We believe the SEC is striking an appropriate balance by shining a light on so much of the murky and small-execution size dark pools, and forcing their flow to the public quote, while still acknowledging the role of block trading and innovation for the institutional and retail community alike. We also appreciate the SEC looking broadly at our market structure as it exists today, and broadly looking at issues like co-location, specifically in how it relates to unfair advantages in the delivery of market data. We expect overall liquidity to not be materially affected, and perhaps the spreads even tighten, especially in the lower capitalization stocks.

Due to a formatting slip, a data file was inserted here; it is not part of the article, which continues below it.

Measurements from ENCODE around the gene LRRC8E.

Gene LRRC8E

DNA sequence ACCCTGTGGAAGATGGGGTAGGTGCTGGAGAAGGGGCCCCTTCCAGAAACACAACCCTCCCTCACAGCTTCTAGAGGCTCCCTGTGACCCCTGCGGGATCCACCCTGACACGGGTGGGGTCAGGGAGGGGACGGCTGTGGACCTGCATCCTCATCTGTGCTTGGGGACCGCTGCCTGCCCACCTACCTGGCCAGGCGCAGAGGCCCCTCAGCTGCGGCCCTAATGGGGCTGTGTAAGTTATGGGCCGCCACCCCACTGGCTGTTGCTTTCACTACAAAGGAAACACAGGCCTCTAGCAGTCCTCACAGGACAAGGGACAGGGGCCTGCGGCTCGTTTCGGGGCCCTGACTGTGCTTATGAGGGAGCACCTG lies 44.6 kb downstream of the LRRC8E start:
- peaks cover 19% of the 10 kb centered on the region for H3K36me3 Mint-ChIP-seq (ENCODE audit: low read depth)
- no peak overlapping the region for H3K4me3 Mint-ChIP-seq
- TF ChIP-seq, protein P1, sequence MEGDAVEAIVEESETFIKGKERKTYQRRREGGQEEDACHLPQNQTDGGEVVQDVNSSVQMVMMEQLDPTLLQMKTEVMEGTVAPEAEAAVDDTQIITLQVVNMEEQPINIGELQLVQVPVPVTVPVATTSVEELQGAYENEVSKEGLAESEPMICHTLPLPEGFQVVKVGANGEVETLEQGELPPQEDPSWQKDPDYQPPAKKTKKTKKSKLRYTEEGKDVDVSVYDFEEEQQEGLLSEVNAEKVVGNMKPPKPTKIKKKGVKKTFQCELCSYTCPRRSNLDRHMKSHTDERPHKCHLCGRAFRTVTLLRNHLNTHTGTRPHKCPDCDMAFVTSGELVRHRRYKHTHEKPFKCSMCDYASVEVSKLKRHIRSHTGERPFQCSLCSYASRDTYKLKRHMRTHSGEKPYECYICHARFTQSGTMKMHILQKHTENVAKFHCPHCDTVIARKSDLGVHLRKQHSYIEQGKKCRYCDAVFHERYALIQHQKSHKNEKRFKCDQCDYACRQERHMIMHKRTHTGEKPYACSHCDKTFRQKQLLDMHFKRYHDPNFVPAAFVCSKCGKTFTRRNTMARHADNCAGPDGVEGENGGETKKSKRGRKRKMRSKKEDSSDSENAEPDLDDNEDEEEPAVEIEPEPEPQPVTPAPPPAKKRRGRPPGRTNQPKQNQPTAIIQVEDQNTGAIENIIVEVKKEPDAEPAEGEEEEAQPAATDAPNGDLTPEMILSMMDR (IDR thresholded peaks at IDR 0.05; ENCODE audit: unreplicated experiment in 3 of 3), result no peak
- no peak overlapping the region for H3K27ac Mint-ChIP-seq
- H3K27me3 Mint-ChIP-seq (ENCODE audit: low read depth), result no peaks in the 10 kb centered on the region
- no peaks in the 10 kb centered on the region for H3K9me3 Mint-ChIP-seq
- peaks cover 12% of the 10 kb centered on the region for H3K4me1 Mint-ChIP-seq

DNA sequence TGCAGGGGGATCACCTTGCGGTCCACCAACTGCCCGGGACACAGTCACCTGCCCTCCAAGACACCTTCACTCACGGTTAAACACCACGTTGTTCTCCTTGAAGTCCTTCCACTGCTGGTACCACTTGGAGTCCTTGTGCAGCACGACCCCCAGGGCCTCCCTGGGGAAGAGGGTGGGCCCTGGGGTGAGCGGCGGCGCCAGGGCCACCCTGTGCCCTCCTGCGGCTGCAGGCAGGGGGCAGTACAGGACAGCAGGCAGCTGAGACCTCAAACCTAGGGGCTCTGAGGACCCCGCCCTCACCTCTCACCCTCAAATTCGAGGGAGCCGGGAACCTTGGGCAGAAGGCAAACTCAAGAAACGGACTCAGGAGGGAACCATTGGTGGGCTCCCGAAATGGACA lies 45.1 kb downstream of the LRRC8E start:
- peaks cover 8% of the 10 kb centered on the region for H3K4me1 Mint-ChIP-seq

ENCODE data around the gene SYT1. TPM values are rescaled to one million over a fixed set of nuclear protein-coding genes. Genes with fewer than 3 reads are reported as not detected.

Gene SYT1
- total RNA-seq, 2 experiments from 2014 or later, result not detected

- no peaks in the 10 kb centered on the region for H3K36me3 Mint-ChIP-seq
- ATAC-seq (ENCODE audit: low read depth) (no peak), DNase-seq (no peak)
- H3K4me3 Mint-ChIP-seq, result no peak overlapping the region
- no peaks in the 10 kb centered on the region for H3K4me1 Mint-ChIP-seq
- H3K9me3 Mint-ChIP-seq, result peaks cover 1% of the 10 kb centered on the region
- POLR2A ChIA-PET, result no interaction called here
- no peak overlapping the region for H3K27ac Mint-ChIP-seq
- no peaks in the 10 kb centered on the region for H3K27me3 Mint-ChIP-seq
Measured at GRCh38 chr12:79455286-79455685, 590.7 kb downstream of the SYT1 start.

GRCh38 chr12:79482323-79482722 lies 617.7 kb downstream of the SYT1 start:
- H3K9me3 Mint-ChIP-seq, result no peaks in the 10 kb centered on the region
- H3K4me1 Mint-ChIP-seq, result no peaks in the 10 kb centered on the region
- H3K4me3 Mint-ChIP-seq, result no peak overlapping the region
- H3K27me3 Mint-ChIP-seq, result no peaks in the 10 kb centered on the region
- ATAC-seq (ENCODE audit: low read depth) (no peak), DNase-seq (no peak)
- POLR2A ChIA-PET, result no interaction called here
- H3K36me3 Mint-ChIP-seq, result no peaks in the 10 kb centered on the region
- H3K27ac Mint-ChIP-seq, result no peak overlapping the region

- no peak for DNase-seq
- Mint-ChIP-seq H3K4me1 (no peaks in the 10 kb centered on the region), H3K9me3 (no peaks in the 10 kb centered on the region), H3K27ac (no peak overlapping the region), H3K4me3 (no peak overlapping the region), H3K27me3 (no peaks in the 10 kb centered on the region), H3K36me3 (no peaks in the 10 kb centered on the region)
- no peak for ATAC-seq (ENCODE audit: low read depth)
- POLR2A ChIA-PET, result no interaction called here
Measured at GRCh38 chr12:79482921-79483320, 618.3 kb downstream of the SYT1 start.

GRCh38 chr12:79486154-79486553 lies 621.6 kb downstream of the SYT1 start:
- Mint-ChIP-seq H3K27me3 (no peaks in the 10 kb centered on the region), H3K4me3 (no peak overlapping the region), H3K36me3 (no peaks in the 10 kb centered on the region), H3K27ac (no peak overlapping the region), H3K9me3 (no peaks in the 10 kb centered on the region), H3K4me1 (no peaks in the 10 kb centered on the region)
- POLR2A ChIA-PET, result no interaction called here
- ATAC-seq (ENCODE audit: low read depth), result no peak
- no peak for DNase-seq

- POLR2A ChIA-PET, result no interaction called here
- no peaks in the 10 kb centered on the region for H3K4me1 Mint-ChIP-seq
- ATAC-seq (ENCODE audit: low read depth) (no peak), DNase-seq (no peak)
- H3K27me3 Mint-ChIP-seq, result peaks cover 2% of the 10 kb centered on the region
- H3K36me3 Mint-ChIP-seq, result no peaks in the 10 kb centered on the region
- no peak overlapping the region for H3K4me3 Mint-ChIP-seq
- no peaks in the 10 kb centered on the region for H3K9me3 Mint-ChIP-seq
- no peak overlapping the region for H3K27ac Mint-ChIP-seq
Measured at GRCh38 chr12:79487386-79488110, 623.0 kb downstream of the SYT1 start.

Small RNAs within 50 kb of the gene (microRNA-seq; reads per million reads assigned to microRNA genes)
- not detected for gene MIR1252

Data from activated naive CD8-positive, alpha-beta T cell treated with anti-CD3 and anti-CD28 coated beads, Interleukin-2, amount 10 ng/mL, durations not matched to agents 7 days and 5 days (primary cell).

Beginning with REG ATS in the late 90′s, the SEC has had the stated goal of transparency, and equal access to pricing by all market participants. Unfortunately, with decimalization and REG NMS, the velocity of trading has skyrocketed. While this spawned some innovative products, nevertheless it has fragmented the market place and hurt the price discovery process in an unintended way. Never did they expect there would be over 30 dark pools trading over 20% of the volume, with a great number of them being internalization engines. And never did they intend for such a large percentage of the order flow to be regulated in a different way than orders on public exchanges. Multi-tiered markets were wrong in 1998, and they are wrong today.